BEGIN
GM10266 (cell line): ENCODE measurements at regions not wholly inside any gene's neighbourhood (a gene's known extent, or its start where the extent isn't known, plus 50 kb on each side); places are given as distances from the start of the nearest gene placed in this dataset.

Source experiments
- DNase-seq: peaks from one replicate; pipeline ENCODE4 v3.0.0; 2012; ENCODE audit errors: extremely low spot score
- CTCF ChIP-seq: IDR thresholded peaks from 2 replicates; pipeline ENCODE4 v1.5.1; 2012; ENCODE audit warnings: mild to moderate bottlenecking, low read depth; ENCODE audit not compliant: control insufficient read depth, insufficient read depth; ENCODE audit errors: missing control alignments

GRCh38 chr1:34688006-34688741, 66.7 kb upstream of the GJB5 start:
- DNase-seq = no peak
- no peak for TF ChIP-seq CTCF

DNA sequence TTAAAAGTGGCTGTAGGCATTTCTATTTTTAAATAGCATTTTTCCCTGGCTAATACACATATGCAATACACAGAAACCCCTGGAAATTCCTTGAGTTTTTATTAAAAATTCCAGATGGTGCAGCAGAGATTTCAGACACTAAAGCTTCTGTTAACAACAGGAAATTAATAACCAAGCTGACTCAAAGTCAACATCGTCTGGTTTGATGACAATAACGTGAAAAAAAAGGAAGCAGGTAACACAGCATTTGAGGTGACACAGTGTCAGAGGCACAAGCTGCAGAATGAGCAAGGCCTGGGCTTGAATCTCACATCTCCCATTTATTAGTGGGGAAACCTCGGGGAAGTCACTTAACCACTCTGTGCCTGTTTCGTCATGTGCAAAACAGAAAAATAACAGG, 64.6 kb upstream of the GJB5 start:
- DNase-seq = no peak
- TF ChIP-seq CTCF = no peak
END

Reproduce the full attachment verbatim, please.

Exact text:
GM10266 (cell line): ENCODE measurements at regions not wholly inside any gene's neighbourhood (a gene's known extent, or its start where the extent isn't known, plus 50 kb on each side); places are given as distances from the start of the nearest gene placed in this dataset.

Source experiments
- DNase-seq: peaks from one replicate; pipeline ENCODE4 v3.0.0; 2012; ENCODE audit errors: extremely low spot score
- CTCF ChIP-seq: IDR thresholded peaks from 2 replicates; pipeline ENCODE4 v1.5.1; 2012; ENCODE audit warnings: mild to moderate bottlenecking, low read depth; ENCODE audit not compliant: control insufficient read depth, insufficient read depth; ENCODE audit errors: missing control alignments

GRCh38 chr1:34688006-34688741, 66.7 kb upstream of the GJB5 start:
- DNase-seq = no peak
- no peak for TF ChIP-seq CTCF

DNA sequence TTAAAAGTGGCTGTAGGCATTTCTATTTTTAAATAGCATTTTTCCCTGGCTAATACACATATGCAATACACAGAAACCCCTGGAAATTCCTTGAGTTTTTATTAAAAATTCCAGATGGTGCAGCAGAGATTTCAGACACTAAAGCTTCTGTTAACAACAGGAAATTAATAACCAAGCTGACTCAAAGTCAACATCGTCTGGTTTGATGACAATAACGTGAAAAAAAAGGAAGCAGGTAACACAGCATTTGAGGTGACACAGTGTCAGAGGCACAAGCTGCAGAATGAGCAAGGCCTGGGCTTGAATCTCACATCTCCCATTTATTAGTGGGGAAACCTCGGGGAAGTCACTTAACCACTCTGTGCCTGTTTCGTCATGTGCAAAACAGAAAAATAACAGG, 64.6 kb upstream of the GJB5 start:
- DNase-seq = no peak
- TF ChIP-seq CTCF = no peak